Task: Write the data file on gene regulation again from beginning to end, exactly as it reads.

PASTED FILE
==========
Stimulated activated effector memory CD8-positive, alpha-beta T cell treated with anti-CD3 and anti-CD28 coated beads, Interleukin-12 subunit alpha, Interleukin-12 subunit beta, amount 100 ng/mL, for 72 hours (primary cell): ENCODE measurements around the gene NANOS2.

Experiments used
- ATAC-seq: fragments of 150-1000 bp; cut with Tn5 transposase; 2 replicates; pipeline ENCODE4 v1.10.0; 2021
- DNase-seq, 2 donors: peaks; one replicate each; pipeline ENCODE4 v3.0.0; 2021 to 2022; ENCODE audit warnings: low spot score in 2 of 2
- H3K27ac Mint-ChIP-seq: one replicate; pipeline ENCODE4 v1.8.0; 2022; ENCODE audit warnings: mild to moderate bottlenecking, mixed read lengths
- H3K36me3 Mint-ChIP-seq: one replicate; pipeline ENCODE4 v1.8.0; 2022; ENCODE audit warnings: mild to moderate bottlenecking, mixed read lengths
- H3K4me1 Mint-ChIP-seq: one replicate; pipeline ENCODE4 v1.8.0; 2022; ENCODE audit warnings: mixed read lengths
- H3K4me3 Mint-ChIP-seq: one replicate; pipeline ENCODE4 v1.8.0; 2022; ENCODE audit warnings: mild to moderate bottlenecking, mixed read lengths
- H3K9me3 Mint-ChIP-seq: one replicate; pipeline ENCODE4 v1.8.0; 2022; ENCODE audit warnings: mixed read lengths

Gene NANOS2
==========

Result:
Stimulated activated effector memory CD8-positive, alpha-beta T cell treated with anti-CD3 and anti-CD28 coated beads, Interleukin-12 subunit alpha, Interleukin-12 subunit beta, amount 100 ng/mL, for 72 hours (primary cell): ENCODE measurements around the gene NANOS2.

Experiments used
- ATAC-seq: fragments of 150-1000 bp; cut with Tn5 transposase; 2 replicates; pipeline ENCODE4 v1.10.0; 2021
- DNase-seq, 2 donors: peaks; one replicate each; pipeline ENCODE4 v3.0.0; 2021 to 2022; ENCODE audit warnings: low spot score in 2 of 2
- H3K27ac Mint-ChIP-seq: one replicate; pipeline ENCODE4 v1.8.0; 2022; ENCODE audit warnings: mild to moderate bottlenecking, mixed read lengths
- H3K36me3 Mint-ChIP-seq: one replicate; pipeline ENCODE4 v1.8.0; 2022; ENCODE audit warnings: mild to moderate bottlenecking, mixed read lengths
- H3K4me1 Mint-ChIP-seq: one replicate; pipeline ENCODE4 v1.8.0; 2022; ENCODE audit warnings: mixed read lengths
- H3K4me3 Mint-ChIP-seq: one replicate; pipeline ENCODE4 v1.8.0; 2022; ENCODE audit warnings: mild to moderate bottlenecking, mixed read lengths
- H3K9me3 Mint-ChIP-seq: one replicate; pipeline ENCODE4 v1.8.0; 2022; ENCODE audit warnings: mixed read lengths

Gene NANOS2